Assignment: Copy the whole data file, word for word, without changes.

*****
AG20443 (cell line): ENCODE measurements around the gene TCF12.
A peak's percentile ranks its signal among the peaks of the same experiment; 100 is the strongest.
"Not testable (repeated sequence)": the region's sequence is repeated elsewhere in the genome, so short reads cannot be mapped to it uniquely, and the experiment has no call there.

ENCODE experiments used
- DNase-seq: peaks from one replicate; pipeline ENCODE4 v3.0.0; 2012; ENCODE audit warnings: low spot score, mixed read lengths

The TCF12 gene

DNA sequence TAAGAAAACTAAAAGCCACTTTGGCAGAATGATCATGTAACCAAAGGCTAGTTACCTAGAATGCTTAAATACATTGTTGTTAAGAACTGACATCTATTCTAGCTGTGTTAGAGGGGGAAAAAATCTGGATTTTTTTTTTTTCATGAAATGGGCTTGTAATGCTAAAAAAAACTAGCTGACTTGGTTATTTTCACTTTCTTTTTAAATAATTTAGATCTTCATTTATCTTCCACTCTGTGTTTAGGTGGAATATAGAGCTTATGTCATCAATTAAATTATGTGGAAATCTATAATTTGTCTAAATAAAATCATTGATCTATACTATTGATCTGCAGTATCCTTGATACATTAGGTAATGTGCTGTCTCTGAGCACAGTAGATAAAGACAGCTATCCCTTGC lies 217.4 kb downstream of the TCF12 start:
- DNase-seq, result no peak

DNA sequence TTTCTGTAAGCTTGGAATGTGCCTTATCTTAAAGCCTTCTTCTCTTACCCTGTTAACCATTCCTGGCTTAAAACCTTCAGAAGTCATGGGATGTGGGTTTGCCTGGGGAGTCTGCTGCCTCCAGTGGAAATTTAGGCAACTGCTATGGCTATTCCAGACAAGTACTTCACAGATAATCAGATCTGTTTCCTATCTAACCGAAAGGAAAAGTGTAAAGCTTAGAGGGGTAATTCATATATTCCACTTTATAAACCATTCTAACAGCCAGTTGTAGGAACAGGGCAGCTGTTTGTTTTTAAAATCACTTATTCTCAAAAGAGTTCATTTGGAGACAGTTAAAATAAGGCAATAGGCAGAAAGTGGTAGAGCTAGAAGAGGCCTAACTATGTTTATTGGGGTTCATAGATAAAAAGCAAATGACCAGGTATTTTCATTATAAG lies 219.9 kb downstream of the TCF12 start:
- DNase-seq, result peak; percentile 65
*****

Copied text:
AG20443 (cell line): ENCODE measurements around the gene TCF12.
A peak's percentile ranks its signal among the peaks of the same experiment; 100 is the strongest.
"Not testable (repeated sequence)": the region's sequence is repeated elsewhere in the genome, so short reads cannot be mapped to it uniquely, and the experiment has no call there.

ENCODE experiments used
- DNase-seq: peaks from one replicate; pipeline ENCODE4 v3.0.0; 2012; ENCODE audit warnings: low spot score, mixed read lengths

The TCF12 gene

DNA sequence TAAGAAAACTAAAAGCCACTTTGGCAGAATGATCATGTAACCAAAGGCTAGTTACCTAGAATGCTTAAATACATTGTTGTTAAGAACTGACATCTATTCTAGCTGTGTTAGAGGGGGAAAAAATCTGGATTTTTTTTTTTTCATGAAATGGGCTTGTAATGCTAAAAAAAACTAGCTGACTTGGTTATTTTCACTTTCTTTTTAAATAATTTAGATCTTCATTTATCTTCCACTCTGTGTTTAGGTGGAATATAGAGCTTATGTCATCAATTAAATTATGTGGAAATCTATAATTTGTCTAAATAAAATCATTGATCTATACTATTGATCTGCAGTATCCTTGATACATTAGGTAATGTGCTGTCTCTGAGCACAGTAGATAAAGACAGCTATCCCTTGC lies 217.4 kb downstream of the TCF12 start:
- DNase-seq, result no peak

DNA sequence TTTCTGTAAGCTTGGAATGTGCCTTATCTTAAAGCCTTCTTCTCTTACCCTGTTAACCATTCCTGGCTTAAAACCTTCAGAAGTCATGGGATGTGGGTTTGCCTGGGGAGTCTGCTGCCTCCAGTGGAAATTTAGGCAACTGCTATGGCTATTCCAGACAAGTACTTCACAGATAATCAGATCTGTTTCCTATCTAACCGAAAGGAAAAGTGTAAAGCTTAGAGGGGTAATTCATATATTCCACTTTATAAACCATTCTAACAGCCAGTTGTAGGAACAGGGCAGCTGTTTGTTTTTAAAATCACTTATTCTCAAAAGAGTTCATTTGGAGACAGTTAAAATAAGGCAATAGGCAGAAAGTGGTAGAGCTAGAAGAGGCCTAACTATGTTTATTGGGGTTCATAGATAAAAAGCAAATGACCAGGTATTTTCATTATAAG lies 219.9 kb downstream of the TCF12 start:
- DNase-seq, result peak; percentile 65